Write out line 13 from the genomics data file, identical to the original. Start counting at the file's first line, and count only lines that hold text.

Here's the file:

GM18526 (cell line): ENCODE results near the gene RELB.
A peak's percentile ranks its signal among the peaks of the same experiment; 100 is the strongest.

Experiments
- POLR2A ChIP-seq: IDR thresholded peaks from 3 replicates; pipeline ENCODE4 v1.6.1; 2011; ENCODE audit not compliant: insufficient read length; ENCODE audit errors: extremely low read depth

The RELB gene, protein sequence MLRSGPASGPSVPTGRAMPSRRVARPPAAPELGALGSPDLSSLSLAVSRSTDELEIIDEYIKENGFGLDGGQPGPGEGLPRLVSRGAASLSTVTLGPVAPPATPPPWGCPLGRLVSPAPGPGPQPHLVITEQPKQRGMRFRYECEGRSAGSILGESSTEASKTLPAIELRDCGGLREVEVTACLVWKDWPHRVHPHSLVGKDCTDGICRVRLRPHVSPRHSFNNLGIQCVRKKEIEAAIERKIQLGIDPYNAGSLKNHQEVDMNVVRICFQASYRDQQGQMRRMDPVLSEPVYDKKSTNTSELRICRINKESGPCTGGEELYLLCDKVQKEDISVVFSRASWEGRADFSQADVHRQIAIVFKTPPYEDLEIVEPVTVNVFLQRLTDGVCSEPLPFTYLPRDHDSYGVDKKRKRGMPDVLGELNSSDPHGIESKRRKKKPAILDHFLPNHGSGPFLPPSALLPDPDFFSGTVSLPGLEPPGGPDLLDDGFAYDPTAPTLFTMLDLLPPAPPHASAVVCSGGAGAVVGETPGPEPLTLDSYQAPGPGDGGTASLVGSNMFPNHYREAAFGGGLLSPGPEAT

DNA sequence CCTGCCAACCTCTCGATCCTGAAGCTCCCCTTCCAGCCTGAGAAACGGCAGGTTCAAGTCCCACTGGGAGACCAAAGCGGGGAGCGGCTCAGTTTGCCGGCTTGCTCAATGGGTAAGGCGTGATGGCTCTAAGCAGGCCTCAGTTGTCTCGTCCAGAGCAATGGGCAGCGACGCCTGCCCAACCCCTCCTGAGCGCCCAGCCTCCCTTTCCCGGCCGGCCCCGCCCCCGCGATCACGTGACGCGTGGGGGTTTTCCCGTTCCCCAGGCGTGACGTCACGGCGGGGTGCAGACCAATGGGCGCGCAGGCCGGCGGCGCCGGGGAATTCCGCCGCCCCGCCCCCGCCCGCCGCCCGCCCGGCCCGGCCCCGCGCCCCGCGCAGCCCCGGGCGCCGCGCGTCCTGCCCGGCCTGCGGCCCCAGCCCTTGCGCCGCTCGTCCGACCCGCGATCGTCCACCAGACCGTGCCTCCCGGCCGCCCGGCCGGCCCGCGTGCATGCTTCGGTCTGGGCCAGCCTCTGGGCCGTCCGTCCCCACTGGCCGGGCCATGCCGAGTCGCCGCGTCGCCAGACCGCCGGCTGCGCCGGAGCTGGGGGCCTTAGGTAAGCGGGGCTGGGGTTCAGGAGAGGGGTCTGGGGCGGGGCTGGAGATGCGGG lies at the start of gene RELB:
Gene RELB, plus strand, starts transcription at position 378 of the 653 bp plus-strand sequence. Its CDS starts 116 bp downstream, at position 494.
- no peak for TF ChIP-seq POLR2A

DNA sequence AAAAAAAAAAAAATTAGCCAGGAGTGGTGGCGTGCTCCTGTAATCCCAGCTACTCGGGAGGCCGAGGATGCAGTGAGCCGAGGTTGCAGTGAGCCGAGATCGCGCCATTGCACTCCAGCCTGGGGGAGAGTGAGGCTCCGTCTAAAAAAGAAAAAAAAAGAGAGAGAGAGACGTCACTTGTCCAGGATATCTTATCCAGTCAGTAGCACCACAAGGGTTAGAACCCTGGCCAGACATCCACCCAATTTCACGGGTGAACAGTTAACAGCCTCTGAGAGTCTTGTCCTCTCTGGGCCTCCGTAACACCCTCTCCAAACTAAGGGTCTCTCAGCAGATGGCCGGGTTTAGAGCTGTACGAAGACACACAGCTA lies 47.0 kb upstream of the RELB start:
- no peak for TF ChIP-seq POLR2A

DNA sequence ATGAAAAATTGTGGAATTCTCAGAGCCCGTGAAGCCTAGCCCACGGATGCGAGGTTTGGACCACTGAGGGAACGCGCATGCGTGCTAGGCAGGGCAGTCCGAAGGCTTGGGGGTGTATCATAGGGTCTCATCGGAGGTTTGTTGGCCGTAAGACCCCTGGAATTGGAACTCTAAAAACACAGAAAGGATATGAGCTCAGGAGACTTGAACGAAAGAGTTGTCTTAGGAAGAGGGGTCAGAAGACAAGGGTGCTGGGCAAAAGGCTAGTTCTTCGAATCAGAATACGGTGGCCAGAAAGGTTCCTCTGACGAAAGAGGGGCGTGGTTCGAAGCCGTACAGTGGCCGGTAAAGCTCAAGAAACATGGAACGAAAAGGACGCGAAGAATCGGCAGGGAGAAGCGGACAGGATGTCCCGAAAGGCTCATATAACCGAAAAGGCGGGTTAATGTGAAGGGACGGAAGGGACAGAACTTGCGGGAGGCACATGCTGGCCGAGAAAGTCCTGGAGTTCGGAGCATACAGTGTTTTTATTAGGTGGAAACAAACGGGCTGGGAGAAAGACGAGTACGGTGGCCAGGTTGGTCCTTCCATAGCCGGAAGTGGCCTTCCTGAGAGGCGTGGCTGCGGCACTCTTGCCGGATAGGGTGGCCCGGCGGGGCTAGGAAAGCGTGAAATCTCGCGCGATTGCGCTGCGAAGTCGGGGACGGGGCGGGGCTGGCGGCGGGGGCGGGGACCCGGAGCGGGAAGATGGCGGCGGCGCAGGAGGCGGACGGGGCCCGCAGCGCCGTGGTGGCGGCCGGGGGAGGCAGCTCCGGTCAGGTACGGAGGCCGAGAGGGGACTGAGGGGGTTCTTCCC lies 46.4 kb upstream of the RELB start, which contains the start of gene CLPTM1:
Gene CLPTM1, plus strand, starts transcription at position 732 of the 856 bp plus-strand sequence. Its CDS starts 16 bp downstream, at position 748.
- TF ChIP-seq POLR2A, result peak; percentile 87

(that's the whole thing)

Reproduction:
- TF ChIP-seq POLR2A, result peak; percentile 87